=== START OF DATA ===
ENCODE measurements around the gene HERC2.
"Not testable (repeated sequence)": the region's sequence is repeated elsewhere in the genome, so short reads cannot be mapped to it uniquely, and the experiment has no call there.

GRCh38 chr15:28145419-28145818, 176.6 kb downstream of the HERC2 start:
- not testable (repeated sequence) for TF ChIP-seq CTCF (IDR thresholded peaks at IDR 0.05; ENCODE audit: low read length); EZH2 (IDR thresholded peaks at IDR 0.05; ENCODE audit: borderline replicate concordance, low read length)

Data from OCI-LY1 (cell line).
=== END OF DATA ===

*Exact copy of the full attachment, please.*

ENCODE measurements around the gene HERC2.
"Not testable (repeated sequence)": the region's sequence is repeated elsewhere in the genome, so short reads cannot be mapped to it uniquely, and the experiment has no call there.

GRCh38 chr15:28145419-28145818, 176.6 kb downstream of the HERC2 start:
- not testable (repeated sequence) for TF ChIP-seq CTCF (IDR thresholded peaks at IDR 0.05; ENCODE audit: low read length); EZH2 (IDR thresholded peaks at IDR 0.05; ENCODE audit: borderline replicate concordance, low read length)

Data from OCI-LY1 (cell line).